China's emerging civil society openly arguing about the nation's public image in the Year of the Dragon? Michael Sylvester

There is an interesting argument going in the opinion / editorial pages of the local papersYear of the Dragon.jpg here.

To welcome the Year of the Dragon, China Post last week issued a stamp featuring an image of the mystical creature.  However, the design by Shenzhen-based Chen Shaohua has triggered controversey (among the Chinese themselves) as some have criticized the dragon stamp for appearing too ferocious and potentially damanging China's image abroad.

For example, writer Zhang Yiyi attacked Chen's design, saying it showed ignorance of how the dragon is seen in other cultures.

In response to the criticism, Chen Shaohua told the Shenzhen Special Zone Daily that he hoped his dragon would help exorcise evil spirits in 2012 and protect China's economy at a time of global financial turmoil.  

And also that "it symbolized a rising China and the world should listen to the Chinese Nation."

And that seems to be where the trouble started.  Some have even called for a recall of the stamp.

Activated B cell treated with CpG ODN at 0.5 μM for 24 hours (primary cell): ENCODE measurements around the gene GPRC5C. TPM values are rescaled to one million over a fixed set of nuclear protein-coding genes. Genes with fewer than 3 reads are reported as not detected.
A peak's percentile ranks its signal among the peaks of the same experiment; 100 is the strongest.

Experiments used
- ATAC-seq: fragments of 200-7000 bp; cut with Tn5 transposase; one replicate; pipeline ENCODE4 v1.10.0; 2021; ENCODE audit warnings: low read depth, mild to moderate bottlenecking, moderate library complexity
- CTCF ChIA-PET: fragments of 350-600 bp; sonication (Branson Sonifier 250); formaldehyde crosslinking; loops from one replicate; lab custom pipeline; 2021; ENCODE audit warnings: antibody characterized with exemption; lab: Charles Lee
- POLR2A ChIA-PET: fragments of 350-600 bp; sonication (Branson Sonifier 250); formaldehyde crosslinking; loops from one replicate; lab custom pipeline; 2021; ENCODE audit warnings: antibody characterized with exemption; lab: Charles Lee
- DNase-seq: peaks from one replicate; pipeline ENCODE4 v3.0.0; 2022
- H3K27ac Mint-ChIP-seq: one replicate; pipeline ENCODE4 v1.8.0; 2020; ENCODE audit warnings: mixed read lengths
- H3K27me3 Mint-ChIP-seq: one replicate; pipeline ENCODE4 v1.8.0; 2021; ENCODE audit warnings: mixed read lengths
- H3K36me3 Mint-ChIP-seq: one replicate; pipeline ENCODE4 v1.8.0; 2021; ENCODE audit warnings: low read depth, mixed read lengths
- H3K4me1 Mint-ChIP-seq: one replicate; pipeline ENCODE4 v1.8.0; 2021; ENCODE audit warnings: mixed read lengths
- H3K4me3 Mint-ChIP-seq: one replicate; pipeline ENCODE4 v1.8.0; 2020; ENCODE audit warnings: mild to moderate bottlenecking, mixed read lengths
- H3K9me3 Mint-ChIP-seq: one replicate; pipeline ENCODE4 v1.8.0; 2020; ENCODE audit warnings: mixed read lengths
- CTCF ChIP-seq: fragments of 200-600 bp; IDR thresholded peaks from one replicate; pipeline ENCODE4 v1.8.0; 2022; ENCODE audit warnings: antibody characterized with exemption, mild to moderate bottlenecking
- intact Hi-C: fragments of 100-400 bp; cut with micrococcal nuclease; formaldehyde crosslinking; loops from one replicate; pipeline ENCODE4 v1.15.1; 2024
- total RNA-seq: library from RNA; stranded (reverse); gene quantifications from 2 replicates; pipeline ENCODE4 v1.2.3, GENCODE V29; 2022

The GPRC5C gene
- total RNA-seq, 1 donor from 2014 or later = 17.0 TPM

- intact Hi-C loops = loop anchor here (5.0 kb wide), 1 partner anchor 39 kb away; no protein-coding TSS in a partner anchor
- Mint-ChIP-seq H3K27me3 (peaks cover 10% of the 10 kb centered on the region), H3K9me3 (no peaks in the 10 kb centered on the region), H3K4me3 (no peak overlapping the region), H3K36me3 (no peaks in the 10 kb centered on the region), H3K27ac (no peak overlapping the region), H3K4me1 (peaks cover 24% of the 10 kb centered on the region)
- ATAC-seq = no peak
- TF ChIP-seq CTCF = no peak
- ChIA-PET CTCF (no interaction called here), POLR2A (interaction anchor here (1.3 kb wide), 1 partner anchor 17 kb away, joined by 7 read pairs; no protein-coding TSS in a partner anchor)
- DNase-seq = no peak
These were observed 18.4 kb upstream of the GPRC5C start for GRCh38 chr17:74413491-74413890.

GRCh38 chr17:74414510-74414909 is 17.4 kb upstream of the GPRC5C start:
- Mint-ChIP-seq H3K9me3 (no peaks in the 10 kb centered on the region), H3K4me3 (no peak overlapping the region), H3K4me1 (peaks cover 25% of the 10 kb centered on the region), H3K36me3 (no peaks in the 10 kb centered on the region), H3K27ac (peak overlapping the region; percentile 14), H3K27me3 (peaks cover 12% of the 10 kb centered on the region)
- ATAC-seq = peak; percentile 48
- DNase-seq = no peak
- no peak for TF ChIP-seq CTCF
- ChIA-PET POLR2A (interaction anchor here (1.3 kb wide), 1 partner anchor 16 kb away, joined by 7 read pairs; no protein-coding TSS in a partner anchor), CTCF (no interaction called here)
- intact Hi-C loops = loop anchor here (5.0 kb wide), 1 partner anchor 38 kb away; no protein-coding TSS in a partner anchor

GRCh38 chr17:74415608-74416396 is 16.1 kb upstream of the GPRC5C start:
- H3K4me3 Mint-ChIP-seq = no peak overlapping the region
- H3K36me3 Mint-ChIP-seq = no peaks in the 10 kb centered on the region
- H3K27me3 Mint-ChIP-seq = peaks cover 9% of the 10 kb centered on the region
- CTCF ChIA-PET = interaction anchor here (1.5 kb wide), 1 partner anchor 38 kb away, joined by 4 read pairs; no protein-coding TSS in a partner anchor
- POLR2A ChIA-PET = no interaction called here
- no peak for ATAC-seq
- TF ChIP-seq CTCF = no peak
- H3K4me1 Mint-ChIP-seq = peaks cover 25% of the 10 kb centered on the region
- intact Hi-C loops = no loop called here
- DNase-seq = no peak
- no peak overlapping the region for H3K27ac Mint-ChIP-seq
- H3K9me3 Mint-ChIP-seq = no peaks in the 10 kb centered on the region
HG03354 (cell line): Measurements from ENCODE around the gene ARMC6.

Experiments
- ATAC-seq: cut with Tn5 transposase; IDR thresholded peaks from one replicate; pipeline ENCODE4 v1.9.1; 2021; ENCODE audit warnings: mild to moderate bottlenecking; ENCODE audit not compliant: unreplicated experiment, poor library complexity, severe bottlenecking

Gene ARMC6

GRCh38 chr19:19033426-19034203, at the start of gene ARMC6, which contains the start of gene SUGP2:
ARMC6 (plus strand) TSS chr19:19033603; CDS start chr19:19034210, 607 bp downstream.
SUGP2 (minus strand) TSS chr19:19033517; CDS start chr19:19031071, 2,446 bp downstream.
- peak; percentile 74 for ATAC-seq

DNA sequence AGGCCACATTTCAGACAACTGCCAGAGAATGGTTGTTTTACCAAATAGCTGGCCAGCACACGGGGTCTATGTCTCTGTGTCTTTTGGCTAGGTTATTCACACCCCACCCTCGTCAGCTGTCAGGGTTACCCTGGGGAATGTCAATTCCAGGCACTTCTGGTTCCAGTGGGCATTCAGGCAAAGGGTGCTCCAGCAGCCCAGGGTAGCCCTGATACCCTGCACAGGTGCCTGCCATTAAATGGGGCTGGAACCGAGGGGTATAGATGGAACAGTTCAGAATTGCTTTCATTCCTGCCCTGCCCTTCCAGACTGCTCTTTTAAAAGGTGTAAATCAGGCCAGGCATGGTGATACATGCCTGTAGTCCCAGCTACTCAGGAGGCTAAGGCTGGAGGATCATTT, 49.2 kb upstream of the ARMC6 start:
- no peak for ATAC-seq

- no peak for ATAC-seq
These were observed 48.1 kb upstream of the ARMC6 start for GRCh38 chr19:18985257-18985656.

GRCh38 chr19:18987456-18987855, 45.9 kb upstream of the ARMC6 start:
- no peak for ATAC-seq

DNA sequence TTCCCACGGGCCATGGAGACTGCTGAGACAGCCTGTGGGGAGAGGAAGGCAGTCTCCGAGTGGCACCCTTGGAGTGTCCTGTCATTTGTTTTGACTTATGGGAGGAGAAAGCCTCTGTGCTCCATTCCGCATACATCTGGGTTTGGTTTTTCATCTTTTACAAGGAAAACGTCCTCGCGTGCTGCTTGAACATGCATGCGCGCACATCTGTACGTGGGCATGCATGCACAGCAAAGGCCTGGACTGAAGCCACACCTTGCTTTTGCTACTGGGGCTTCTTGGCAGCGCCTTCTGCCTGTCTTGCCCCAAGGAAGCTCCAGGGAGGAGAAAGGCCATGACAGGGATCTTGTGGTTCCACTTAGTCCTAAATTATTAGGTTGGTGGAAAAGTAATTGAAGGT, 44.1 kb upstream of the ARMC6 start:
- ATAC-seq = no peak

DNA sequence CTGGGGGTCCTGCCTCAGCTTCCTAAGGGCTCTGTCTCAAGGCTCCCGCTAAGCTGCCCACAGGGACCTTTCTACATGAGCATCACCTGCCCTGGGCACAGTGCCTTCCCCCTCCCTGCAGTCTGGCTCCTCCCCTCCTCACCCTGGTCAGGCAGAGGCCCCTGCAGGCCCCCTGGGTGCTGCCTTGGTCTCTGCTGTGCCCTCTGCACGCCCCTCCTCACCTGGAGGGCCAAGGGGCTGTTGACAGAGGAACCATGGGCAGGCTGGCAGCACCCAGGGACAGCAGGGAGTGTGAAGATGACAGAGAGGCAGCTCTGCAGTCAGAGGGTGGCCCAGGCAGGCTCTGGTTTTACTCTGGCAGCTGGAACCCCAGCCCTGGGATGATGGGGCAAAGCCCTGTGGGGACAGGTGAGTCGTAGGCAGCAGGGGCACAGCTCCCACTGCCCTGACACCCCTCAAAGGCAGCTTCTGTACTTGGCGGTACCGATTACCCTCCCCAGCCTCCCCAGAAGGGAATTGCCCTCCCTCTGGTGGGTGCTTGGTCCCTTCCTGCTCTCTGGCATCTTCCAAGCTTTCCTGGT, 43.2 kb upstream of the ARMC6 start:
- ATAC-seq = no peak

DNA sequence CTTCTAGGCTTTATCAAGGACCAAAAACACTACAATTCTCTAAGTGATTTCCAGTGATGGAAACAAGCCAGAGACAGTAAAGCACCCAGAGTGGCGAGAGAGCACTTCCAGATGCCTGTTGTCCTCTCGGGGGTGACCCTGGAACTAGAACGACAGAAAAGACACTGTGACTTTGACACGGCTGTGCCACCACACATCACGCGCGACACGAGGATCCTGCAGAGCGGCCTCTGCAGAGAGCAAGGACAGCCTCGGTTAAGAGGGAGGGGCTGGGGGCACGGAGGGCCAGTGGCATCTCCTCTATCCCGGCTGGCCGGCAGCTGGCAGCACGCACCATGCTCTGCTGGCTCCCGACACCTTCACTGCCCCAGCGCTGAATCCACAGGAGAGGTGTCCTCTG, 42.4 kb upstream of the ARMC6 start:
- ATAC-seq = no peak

Now, back to why I find this so interesting...  

There is an emerging civil society here that not only has an editorial page in the local paper, but uses it freely to express themselves about issues like the international reputation of their nation.

Now, of course this emerging civil society is not one cohesive group, as can be seen from the ongoing discussions about whether the outside world might be worried about something as small as a commerative stamp issued by the China Post office.

But, it has to be recognized that there is a participatory civil society that is emerging here. And as with everything else, they are evolving in their own way, in their own time and with their own goals.  They do not want to be us.  They want to be themselves.  

And they are going to be arguing about what that means for a long, long time...